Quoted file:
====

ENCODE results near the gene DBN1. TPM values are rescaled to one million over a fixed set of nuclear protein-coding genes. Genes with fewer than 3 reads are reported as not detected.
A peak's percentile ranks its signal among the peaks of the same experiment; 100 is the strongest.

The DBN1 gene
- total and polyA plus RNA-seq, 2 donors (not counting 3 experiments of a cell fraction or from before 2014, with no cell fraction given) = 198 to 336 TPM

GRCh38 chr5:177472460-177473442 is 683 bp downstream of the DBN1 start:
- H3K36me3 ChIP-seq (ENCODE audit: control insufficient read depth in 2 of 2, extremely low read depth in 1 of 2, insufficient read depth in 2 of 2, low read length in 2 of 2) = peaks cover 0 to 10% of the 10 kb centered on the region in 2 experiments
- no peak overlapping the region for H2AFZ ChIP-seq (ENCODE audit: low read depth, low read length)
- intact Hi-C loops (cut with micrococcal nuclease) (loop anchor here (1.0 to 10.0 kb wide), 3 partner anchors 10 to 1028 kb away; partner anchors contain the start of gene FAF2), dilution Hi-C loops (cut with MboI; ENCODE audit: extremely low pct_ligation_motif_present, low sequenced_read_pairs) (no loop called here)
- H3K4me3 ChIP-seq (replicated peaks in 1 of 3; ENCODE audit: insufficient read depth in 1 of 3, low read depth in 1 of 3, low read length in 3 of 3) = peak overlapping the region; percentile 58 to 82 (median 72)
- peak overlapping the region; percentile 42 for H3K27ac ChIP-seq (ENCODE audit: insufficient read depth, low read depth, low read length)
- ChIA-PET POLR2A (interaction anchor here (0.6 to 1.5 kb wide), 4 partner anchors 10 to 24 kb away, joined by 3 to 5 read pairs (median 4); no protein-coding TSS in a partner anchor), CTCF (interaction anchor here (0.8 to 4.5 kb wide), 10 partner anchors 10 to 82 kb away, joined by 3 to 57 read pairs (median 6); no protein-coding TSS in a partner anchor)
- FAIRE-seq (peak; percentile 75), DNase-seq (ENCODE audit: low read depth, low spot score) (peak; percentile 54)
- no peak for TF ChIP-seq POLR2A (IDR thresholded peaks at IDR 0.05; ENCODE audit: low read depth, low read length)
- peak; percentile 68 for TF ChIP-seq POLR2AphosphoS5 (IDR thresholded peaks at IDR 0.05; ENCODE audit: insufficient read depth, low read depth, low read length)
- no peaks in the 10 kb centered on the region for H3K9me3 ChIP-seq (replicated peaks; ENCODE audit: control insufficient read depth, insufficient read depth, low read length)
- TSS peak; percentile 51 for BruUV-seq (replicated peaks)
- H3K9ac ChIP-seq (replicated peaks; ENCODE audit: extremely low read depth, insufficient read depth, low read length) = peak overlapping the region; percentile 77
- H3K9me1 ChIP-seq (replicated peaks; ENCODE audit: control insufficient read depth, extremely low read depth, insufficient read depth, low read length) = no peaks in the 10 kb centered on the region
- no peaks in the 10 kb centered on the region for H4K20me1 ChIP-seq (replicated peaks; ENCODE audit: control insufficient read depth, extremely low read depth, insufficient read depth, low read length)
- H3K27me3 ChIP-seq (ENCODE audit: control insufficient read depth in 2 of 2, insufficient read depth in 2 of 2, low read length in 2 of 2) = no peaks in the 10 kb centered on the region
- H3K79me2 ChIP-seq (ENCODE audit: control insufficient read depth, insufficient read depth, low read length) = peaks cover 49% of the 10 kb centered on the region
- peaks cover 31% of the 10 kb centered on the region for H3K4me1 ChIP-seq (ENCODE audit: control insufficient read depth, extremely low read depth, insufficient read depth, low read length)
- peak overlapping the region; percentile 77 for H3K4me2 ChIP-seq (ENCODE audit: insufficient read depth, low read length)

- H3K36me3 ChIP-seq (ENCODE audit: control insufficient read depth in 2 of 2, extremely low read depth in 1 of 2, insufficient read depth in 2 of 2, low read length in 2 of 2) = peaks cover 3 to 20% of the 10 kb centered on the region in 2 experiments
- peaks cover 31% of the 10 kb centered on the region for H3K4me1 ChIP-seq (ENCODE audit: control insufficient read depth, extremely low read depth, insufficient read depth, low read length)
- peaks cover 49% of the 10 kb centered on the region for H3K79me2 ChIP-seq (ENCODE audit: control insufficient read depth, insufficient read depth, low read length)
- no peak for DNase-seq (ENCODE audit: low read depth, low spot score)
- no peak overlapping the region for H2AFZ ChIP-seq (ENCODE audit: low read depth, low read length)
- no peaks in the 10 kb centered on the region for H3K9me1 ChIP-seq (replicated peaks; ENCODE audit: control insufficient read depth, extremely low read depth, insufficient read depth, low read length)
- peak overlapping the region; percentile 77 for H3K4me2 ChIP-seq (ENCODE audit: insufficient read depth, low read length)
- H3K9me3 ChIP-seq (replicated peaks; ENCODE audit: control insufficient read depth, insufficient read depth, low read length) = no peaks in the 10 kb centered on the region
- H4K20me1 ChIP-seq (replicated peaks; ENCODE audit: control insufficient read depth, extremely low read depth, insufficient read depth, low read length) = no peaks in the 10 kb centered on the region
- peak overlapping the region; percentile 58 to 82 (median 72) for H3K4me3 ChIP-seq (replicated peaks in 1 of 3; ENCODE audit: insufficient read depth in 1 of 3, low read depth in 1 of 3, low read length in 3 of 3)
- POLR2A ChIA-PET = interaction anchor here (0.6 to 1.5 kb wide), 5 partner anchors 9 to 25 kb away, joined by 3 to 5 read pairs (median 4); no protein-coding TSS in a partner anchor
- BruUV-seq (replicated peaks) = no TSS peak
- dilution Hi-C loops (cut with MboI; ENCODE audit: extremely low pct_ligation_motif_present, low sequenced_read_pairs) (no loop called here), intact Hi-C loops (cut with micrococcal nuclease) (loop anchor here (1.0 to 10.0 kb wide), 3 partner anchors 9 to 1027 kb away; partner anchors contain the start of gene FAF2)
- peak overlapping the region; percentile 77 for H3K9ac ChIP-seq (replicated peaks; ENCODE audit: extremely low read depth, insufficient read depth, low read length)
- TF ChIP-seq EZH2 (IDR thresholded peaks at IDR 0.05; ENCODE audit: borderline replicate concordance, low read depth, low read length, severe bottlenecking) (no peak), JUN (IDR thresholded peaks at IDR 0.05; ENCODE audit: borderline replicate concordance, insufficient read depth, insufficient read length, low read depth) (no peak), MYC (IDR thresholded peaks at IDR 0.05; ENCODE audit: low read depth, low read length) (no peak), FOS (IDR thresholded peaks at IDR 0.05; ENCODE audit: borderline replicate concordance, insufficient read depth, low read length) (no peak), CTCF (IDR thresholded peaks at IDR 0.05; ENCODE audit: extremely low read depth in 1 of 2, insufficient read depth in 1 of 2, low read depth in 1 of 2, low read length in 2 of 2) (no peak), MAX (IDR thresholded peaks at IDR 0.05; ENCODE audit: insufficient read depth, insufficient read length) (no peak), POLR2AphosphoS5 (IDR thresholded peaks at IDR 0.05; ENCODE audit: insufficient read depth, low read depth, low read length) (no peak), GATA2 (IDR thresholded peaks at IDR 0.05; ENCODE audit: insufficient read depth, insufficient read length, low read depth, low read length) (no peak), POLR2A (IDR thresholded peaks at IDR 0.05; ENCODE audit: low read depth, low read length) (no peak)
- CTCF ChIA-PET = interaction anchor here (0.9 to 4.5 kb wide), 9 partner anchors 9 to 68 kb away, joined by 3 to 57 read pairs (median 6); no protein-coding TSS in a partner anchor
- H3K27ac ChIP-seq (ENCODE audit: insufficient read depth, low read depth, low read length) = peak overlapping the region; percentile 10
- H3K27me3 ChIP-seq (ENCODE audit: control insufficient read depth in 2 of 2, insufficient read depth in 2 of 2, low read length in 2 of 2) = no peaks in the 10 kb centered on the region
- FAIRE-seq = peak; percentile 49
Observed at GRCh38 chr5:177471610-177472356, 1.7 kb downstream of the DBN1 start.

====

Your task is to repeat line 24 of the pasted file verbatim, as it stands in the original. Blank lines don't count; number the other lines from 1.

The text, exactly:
- H3K36me3 ChIP-seq (ENCODE audit: control insufficient read depth in 2 of 2, extremely low read depth in 1 of 2, insufficient read depth in 2 of 2, low read length in 2 of 2) = peaks cover 3 to 20% of the 10 kb centered on the region in 2 experiments